• They set up modern manufacturing plants. They improved quality, reliability, and productivity of many western products, but solutions were never their own original creations. It was a great improvisation built on another civilization’s model.    

Japan was able to make better cars, better TVs, and better consumer goods, but when it came to bringing innovative solutions that were transformative to life or industry, the Japanese fell short. Most of the corporations were great Japanese companies. They were enterprises that made awesome products for the world but at the same time were rather limited global companies that happened to have Japanese ownership. 

Likewise, China today is improvising on a western framework. The Chinese are making better social media apps – like WeChat – search engines, supply chain platforms, improved artificial intelligence, and fuel-efficient cars, but there seems to be little that can stick as transformative and original to people’s way of life globally. That may be an inherent limit to how far China can go.

India faces similar problems. In less than one year, India has created more than 30 unicorns (a private start-up worth over $1 billion), but almost all of them are improvised versions of already proven and established western business and market models and do not solve their problems in any original way. Improvisation, yes; but transformative invention or innovation? Hardly. 


One of the areas that U.S currently still has a distinct advantage over all others is its rich backlog of disruptive and transformative, deep technology (or “deep tech”) across all industries. Deep tech typically stems from a large of body of R&D work carried out by world-class universities. China is close in few areas, much like Japan was close in the past, but having organizational capacity to foster creative potential to make global market-driven products is vital.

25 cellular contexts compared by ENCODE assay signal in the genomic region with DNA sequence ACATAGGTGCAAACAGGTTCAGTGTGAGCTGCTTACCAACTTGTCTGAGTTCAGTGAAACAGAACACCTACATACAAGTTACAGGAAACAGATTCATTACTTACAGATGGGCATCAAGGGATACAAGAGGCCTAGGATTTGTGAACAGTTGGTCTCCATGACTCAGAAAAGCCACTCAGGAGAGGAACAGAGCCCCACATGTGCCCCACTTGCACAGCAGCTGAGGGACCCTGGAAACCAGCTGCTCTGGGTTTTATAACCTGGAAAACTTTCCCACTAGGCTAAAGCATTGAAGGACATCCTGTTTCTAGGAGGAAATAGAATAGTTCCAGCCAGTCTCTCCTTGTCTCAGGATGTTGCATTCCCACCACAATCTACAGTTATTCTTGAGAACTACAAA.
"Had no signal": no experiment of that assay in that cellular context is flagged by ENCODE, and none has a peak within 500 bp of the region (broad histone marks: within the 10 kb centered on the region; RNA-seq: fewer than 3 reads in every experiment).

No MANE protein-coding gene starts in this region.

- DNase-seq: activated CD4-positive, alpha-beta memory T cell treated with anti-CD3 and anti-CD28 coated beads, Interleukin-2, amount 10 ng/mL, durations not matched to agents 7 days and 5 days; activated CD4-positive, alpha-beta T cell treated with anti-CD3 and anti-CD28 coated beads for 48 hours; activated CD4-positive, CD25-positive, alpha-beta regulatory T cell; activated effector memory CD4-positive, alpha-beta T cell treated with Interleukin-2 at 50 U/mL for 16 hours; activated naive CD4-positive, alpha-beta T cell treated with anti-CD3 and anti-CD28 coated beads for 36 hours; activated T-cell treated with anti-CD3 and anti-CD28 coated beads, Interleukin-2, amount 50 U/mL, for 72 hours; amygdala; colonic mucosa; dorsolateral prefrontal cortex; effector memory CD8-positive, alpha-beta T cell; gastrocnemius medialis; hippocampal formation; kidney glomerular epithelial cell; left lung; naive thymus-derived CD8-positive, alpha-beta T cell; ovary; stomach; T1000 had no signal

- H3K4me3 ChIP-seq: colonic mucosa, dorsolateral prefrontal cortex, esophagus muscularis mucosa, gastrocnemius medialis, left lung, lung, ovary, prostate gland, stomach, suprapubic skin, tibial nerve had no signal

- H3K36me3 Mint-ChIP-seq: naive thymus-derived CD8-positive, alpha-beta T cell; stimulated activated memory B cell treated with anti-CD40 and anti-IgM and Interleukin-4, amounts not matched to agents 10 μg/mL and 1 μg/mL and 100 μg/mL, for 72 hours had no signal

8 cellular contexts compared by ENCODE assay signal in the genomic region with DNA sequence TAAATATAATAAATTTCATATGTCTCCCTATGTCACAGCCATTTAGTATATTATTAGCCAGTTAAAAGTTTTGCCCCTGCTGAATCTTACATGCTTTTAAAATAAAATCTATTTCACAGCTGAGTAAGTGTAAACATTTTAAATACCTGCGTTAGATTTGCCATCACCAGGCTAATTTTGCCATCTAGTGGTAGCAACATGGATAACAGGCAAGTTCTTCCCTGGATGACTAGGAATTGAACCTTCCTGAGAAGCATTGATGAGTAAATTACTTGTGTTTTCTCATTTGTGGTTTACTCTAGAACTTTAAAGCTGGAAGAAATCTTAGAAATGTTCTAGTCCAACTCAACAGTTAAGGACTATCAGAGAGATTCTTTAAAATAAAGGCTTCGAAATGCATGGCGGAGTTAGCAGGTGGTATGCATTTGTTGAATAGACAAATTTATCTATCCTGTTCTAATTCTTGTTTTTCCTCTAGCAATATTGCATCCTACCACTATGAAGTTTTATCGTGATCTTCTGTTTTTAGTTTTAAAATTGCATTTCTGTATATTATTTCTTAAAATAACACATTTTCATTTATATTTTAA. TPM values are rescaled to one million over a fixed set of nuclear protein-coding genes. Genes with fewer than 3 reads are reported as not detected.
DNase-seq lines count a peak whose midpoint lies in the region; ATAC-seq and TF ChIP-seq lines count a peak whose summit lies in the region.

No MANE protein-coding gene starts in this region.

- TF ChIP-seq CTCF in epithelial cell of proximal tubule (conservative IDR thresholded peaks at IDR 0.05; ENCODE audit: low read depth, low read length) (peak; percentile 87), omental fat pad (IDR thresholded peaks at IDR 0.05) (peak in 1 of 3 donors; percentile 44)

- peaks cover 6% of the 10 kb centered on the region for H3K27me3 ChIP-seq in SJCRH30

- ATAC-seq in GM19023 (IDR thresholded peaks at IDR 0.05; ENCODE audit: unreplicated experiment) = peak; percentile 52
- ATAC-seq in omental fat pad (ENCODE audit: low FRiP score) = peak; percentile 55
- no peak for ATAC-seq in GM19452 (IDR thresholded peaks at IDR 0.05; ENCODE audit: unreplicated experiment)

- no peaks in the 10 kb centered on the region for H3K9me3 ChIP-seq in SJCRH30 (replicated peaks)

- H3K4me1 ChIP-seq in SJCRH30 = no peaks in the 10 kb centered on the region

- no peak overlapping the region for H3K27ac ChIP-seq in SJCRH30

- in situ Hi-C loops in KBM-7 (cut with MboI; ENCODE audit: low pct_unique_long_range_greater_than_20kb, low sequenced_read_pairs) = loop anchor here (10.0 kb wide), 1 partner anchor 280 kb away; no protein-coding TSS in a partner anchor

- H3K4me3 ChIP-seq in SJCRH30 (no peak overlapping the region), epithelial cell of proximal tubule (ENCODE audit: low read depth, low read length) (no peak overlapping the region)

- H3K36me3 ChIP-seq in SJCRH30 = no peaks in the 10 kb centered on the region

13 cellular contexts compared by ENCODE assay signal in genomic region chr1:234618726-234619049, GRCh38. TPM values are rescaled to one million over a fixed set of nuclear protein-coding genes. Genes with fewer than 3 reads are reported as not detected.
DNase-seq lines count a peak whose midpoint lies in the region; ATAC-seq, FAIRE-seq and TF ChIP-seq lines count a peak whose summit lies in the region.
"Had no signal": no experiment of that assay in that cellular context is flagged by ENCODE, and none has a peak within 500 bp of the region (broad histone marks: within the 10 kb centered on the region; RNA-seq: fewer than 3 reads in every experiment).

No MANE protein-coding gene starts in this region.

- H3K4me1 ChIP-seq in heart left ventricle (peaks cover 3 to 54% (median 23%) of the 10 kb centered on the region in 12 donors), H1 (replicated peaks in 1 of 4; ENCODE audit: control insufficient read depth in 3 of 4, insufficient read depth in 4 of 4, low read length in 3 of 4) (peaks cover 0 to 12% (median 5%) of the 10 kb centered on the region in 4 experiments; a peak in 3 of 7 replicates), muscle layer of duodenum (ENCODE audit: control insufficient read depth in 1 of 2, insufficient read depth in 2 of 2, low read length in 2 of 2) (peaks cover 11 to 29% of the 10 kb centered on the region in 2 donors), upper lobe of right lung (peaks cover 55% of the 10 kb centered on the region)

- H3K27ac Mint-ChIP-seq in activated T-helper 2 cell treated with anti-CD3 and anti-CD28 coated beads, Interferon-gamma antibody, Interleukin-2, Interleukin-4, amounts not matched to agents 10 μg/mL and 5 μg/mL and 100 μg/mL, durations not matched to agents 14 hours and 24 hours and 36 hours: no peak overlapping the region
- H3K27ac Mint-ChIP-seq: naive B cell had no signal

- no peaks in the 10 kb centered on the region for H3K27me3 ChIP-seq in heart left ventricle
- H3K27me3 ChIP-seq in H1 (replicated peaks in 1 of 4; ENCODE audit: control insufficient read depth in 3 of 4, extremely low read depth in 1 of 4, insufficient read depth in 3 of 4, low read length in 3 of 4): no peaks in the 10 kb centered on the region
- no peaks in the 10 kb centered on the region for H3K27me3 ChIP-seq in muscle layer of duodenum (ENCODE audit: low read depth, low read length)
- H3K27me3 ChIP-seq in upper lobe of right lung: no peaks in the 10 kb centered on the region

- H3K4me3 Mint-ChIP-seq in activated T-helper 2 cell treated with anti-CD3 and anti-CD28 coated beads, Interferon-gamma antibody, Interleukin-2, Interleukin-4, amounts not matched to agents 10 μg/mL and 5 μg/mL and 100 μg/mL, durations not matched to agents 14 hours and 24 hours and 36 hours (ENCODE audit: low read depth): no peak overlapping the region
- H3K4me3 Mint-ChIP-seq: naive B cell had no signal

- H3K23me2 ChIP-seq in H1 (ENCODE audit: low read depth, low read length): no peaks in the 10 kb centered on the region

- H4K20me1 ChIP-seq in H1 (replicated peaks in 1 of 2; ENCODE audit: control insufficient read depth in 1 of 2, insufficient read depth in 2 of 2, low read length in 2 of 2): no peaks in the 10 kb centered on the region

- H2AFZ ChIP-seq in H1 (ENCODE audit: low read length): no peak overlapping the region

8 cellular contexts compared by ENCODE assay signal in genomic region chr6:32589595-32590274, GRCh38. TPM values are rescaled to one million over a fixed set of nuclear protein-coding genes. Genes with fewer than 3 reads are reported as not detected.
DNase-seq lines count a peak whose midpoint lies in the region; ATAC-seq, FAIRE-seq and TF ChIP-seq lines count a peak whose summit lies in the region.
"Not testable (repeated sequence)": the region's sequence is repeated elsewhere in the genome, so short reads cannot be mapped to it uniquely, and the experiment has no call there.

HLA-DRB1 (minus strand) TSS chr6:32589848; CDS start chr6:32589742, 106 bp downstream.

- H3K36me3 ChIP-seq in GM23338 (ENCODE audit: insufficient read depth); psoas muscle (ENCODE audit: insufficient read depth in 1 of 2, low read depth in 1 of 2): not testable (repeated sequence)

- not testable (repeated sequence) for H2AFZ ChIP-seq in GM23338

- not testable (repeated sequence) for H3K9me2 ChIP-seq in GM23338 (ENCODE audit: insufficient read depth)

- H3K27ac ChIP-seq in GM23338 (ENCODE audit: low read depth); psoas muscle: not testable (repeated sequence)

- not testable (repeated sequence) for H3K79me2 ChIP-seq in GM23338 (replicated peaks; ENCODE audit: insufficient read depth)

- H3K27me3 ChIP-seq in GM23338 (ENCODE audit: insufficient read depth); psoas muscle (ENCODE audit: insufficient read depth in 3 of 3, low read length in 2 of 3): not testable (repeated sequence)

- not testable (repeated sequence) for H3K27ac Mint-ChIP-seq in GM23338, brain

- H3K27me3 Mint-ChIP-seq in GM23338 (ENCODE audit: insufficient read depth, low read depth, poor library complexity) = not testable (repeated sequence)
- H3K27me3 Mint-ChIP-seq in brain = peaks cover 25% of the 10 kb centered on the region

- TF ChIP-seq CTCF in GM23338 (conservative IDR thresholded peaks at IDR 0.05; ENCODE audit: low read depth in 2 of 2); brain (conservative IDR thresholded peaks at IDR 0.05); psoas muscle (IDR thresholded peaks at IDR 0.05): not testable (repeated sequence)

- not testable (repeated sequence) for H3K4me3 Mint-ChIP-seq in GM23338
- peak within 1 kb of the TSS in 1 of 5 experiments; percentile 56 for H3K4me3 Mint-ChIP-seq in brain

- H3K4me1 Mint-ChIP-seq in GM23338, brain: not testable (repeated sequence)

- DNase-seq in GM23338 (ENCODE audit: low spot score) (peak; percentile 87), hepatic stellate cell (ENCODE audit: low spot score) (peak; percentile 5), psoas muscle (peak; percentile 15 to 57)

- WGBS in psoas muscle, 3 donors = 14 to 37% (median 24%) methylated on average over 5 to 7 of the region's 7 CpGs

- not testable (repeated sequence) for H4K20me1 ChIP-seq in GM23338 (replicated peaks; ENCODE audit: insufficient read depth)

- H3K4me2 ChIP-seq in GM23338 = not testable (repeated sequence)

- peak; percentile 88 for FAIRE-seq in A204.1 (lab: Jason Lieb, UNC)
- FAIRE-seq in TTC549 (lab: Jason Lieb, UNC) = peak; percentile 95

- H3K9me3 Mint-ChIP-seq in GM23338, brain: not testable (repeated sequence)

Furthermore, the U.S has a large number of original R&D centers, labs, and universities capable of changing the game in any industry. The land grant universities have the potential to mature into another level of innovative infrastructure. This phenomenon goes back to the necessity of having leading universities to maintain one’s lead in the future. However, commercializing “deep tech” in the U.S. is still an area where the existing efficiency of venture capital as well as incubation and accelerator ecosystems are grossly inadequate. Regardless, this is one key differentiator that the U.S. cannot permit to fizzle out if it is to sustain itself as an exception from decline. 

In summary, it appears that a key need for a superpower is to unleash its people’s full creativity in original ways. It seems China will have to do much more of this if it wants to be an exception to historical experience.

  1. Wikipedia defines anti-pattern as “a commonly-used process, structure or pattern of action that, despite initially appearing to be an appropriate and effective response to a problem, has more bad consequences than good ones.” For more on anti-patterns, see: William J. Brown, Hays W. McCormick and Scott W. Thomas, AntiPatterns and Patterns in Software Configuration Management (New York: Wiley, 1999.